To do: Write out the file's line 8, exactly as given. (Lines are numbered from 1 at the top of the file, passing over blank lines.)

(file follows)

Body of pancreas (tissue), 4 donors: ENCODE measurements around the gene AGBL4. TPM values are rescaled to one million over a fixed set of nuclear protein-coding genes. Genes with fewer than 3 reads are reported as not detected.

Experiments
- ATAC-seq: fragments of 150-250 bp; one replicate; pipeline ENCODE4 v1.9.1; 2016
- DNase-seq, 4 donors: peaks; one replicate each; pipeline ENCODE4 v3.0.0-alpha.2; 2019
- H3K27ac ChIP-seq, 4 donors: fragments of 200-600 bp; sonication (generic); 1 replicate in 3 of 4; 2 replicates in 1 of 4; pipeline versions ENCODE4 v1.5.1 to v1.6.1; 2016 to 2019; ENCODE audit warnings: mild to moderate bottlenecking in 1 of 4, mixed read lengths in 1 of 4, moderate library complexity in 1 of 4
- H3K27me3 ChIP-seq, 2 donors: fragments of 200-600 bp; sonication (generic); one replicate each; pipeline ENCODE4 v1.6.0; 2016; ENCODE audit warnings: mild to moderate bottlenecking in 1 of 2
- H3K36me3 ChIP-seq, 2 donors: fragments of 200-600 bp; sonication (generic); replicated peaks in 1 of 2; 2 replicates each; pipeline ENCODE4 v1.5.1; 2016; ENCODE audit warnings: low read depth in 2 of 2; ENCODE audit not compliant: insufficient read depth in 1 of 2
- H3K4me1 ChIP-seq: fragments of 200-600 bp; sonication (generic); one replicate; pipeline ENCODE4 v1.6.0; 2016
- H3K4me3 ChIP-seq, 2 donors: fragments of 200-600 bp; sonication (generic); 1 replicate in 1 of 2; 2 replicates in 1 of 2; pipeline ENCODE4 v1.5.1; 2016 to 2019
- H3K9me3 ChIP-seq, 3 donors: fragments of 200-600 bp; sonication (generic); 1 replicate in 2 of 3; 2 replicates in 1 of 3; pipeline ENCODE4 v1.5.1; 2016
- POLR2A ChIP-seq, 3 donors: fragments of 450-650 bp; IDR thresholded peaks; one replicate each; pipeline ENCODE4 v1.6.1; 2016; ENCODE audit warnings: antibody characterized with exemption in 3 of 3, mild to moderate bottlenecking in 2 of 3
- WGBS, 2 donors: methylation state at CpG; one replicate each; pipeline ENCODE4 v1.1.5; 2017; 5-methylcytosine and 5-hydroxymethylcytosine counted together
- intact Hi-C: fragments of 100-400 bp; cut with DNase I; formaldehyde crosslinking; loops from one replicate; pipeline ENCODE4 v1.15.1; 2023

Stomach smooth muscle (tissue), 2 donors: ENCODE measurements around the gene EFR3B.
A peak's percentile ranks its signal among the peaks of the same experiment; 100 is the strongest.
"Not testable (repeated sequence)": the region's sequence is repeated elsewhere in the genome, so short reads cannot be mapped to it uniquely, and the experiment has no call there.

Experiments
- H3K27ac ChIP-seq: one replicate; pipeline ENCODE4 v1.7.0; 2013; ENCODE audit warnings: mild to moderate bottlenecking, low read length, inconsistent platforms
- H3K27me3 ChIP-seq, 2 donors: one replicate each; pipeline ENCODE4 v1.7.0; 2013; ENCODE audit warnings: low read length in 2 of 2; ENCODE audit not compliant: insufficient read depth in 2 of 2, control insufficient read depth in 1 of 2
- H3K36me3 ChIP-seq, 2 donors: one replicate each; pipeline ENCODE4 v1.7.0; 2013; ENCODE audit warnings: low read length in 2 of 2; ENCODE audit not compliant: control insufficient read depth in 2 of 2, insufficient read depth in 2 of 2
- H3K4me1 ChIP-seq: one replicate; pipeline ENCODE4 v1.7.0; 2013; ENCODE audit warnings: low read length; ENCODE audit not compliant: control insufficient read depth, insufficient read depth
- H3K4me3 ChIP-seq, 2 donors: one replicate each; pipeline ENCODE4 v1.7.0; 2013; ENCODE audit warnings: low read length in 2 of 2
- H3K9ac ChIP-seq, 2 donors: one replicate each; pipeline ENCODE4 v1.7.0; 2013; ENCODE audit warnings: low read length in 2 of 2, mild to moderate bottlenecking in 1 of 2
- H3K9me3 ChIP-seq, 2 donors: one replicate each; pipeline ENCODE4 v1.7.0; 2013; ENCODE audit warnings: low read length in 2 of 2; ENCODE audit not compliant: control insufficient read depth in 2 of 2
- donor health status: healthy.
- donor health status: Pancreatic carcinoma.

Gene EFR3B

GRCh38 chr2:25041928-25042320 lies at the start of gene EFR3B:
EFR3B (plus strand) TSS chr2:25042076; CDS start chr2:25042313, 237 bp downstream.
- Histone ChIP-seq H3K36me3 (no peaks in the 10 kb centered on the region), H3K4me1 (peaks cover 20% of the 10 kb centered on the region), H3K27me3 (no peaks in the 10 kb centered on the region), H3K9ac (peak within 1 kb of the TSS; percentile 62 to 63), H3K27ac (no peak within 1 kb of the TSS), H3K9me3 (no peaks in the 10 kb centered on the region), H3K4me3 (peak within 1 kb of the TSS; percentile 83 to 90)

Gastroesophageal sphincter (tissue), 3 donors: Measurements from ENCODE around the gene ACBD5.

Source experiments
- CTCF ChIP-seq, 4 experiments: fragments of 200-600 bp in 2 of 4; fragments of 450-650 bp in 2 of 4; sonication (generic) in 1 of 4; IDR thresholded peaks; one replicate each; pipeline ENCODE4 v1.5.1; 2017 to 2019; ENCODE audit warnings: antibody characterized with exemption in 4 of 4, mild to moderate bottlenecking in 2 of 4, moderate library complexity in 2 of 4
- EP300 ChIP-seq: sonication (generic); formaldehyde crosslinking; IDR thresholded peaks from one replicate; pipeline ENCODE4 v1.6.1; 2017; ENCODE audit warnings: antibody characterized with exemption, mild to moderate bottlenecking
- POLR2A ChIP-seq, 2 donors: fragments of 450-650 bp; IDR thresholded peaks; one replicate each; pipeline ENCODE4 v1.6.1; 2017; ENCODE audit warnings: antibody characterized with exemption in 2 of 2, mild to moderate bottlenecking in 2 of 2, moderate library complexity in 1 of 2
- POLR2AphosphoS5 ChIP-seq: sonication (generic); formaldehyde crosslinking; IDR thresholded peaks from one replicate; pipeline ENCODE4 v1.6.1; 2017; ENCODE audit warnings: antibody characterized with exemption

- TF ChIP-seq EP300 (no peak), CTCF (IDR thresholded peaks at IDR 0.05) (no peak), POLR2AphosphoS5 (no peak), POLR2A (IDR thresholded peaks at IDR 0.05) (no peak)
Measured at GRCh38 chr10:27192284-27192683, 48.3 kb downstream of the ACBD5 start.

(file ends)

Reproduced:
- H3K4me1 ChIP-seq: fragments of 200-600 bp; sonication (generic); one replicate; pipeline ENCODE4 v1.6.0; 2016